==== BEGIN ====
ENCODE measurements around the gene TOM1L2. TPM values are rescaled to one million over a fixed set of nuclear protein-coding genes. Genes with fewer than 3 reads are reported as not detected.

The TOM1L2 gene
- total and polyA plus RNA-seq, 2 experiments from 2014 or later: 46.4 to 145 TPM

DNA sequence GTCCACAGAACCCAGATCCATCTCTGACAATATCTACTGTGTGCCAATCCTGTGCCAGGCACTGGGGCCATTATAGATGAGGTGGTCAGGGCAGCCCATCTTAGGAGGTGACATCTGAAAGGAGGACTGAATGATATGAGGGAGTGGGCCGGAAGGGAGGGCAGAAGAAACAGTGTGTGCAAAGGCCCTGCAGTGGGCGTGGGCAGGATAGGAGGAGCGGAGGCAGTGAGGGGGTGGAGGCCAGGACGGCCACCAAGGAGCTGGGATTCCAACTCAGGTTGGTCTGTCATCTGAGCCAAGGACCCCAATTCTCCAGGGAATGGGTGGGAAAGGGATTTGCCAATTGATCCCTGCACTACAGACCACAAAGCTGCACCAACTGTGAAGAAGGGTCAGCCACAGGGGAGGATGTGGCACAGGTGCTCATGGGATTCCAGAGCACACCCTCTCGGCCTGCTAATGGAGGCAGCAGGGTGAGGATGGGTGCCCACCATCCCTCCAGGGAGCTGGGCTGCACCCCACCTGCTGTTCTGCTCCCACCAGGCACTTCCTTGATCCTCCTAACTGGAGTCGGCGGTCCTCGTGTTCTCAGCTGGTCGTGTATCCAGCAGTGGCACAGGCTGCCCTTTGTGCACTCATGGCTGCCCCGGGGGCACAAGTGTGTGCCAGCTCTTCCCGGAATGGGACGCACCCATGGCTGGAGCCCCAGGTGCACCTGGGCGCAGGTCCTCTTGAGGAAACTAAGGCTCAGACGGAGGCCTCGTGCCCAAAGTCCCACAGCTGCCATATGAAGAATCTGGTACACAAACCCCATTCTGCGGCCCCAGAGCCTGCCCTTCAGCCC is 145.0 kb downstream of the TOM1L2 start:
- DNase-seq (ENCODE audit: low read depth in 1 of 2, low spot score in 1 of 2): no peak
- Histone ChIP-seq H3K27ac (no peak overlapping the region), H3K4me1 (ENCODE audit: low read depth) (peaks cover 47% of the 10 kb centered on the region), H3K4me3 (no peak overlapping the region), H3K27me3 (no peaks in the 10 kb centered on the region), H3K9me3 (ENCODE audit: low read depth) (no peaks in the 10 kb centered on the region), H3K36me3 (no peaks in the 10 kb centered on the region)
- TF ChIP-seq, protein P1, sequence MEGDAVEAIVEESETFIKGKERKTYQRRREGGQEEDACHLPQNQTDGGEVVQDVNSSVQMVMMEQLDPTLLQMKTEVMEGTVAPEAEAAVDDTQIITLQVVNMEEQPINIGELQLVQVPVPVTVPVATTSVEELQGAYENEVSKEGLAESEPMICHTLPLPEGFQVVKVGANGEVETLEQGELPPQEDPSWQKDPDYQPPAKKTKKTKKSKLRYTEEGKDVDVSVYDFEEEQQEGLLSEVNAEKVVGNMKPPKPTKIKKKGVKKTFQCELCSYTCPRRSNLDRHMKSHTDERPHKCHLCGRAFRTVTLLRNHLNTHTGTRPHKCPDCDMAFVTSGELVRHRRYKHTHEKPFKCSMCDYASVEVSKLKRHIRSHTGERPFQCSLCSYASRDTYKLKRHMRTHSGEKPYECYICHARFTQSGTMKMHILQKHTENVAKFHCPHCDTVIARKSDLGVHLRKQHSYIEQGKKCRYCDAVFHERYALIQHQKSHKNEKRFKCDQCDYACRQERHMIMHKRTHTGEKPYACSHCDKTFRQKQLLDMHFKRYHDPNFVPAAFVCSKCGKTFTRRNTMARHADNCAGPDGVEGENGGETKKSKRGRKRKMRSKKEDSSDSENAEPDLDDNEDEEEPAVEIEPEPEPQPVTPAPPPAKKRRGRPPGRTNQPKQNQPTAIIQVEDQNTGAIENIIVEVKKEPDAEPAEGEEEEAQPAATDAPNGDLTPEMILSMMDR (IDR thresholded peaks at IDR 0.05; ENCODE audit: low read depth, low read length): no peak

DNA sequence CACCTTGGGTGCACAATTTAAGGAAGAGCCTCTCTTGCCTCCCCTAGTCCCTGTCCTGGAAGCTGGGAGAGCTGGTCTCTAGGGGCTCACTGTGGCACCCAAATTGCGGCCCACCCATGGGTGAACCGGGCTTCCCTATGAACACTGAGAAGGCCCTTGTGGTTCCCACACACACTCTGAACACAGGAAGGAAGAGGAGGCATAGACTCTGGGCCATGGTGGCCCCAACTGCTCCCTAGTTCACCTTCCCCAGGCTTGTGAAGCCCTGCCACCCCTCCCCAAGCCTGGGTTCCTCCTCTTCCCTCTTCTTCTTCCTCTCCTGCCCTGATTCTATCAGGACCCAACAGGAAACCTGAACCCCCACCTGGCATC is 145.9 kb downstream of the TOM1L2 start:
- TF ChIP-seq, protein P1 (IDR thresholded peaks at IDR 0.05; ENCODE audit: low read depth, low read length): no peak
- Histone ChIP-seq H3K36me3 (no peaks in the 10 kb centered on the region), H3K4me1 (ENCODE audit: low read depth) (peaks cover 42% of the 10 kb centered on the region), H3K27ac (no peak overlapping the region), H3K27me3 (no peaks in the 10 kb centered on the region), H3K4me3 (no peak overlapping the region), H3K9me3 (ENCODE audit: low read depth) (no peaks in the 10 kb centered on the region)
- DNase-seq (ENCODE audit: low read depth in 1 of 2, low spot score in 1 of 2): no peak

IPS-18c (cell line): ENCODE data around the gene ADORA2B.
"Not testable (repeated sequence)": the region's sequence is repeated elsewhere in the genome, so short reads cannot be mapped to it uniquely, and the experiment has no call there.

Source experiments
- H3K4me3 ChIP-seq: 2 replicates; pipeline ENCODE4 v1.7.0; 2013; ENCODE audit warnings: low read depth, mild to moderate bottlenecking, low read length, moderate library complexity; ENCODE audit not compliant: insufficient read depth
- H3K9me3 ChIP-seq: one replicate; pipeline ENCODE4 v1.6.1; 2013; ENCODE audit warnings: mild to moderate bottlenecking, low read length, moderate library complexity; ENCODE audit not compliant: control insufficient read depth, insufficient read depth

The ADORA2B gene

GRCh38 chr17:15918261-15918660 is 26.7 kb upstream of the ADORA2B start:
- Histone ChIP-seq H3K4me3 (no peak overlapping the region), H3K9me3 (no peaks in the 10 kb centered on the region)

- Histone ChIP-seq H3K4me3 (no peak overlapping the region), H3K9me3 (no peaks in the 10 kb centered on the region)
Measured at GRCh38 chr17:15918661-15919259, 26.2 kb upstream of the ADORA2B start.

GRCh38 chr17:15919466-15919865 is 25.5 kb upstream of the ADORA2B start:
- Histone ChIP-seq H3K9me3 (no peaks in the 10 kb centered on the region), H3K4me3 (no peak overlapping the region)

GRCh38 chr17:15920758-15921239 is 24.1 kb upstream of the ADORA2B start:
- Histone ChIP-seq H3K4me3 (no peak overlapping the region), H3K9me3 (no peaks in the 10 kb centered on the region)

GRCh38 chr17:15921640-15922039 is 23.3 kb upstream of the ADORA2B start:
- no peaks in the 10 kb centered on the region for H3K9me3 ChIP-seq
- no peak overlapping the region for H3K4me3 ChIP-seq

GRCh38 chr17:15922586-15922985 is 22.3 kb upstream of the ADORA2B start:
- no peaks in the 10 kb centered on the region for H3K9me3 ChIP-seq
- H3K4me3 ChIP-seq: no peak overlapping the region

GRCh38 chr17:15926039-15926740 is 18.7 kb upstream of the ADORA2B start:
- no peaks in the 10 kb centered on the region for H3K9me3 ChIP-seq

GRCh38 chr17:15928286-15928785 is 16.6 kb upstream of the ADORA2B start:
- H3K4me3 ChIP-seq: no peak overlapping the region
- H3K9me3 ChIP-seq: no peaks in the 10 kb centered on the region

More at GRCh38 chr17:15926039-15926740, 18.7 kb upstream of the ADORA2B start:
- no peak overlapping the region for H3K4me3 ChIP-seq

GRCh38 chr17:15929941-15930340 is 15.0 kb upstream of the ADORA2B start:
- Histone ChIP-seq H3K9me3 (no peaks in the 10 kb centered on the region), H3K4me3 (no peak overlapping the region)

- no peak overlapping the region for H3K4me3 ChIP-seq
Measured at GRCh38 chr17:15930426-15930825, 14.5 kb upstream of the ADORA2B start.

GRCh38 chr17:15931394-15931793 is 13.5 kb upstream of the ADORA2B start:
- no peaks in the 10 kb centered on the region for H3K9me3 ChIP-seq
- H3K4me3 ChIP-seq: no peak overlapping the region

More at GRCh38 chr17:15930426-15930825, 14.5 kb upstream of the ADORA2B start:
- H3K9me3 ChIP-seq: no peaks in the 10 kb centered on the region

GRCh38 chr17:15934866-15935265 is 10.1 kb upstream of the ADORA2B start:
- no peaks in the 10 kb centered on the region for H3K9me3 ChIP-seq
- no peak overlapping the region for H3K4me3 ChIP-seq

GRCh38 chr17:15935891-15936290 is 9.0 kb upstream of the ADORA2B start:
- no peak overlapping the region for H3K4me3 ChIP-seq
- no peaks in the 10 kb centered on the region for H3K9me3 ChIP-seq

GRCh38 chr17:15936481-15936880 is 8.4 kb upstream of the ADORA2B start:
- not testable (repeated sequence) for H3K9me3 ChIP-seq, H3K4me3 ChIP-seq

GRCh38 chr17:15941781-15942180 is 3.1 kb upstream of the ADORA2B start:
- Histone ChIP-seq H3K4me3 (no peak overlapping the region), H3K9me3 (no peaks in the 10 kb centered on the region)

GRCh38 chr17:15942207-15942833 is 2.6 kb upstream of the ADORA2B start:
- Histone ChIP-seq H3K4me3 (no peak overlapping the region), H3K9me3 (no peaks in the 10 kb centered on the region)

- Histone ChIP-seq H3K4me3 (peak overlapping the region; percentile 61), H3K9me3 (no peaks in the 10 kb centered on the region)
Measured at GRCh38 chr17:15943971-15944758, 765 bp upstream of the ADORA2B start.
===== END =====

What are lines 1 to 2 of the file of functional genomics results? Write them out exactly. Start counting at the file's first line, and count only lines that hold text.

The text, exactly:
ENCODE measurements around the gene TOM1L2. TPM values are rescaled to one million over a fixed set of nuclear protein-coding genes. Genes with fewer than 3 reads are reported as not detected.

The TOM1L2 gene